PMID: 9693002 , Related PDB id: 1BA4
Authors:
Coles M, Bicknell W, Watson AA, Fairlie DP, Craik DJ
Title:
Solution structure of amyloid beta-peptide(1-40) in a water-micelle environment. Is the membrane-spanning domain where we think it is?
Journal:
Biochemistry. 1998 Aug 4;37(31):11064-77.
Abstract:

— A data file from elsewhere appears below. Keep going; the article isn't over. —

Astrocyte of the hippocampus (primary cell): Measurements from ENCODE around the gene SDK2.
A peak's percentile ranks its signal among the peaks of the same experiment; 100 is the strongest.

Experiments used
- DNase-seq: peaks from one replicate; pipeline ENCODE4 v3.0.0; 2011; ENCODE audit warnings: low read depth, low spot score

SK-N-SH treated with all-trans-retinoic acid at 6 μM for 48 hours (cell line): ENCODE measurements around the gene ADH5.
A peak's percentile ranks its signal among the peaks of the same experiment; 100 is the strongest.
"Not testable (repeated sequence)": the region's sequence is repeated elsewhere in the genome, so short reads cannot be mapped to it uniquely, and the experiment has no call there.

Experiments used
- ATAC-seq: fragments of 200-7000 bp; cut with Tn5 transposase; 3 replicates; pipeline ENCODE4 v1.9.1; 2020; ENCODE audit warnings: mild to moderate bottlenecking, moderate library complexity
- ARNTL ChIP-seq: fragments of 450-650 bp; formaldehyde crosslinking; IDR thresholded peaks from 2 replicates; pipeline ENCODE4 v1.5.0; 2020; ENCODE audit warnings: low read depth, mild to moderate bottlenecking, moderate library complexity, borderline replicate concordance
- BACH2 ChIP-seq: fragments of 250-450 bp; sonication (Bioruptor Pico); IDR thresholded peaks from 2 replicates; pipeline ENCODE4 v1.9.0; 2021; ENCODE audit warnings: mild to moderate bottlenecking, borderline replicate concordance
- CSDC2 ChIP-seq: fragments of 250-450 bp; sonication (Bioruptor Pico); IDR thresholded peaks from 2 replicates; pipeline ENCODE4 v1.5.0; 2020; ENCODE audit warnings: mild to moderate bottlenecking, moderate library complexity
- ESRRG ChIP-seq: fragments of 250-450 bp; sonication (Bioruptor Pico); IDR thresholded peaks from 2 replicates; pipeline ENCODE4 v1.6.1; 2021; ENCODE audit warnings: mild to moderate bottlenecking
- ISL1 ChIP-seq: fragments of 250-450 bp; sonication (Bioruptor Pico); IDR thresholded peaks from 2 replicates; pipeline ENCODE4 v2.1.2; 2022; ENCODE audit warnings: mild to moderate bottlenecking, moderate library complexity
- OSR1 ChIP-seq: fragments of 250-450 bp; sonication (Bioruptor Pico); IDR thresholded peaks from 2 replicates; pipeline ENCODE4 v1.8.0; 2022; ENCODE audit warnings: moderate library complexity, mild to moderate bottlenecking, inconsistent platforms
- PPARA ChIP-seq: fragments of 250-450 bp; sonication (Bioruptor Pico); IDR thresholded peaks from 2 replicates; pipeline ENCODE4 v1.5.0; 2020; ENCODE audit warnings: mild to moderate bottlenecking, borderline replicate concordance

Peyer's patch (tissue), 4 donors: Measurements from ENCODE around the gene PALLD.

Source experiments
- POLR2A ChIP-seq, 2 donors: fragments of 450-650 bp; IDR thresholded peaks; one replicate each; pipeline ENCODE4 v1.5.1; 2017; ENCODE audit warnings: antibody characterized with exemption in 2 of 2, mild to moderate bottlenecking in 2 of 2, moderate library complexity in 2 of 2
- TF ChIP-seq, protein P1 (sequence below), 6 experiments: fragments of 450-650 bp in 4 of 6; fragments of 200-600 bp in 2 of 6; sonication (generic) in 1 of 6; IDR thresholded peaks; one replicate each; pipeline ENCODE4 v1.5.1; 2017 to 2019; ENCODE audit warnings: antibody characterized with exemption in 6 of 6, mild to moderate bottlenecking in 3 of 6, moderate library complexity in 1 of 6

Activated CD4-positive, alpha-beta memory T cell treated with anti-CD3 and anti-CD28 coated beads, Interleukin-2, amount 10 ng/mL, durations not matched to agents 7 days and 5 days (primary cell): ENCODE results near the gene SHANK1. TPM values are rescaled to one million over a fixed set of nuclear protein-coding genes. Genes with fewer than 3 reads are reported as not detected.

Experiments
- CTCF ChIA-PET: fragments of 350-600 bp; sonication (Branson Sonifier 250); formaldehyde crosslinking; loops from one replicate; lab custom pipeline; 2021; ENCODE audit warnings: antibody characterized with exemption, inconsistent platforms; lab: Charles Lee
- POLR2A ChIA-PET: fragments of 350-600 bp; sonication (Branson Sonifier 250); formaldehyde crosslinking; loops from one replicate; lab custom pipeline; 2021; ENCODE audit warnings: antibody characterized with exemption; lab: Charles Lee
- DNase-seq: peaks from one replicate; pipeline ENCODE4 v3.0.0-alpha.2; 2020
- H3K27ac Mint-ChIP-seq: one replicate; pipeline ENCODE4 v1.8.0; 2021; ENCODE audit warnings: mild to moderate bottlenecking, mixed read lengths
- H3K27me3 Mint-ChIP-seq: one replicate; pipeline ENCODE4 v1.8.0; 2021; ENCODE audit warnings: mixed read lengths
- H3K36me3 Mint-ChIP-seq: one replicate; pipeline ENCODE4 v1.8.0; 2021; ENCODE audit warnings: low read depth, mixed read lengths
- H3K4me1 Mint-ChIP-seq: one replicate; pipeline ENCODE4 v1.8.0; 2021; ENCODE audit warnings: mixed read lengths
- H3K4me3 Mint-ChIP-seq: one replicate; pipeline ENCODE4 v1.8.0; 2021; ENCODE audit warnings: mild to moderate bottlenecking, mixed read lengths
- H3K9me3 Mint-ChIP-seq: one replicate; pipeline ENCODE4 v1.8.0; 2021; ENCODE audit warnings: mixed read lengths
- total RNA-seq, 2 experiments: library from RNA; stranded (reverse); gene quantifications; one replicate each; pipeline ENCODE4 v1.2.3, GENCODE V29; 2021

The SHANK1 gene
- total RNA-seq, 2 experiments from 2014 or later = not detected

The three-dimensional solution structure of the 40 residue amyloid beta-peptide, Abeta(1-40), has been determined using NMR spectroscopy at pH 5.1, in aqueous sodium dodecyl sulfate (SDS) micelles. In this environment, which simulates to some extent a water-membrane medium, the peptide is unstructured between residues 1 and 14 which are mainly polar and likely solvated by water. However, the rest of the protein adopts an alpha-helical conformation between residues 15 and 36 with a kink or hinge at 25-27. This largely hydrophobic region is likely solvated by SDS. Based on the derived structures, evidence is provided in support of a possible new location for the transmembrane domain of Abeta within the amyloid precursor protein (APP). Studies between pH 4.2 and 7.9 reveal a pH-dependent helix-coil conformational switch. At the lower pH values, where the carboxylate residues are protonated, the helix is uncharged, intact, and lipid-soluble. As the pH increases above 6. 0, part of the helical region (15-24) becomes less structured, particularly near residues E22 and D23 where deprotonation appears to facilitate unwinding of the helix. This pH-dependent unfolding to a random coil conformation precedes any tendency of this peptide to aggregate to a beta-sheet as the pH increases. The structural biology described herein for Abeta(1-40) suggests that (i) the C-terminal two-thirds of the peptide is an alpha-helix in membrane-like environments, (ii) deprotonation of two acidic amino acids in the helix promotes a helix-coil conformational transition that precedes aggregation, (iii) a mobile hinge exists in the helical region of Abeta(1-40) and this may be relevant to its membrane-inserting properties and conformational rearrangements, and (iv) the location of the transmembrane domain of amyloid precursor proteins may be different from that accepted in the literature. These results may provide new insight to the structural properties of amyloid beta-peptides of relevance to Alzheimer's disease.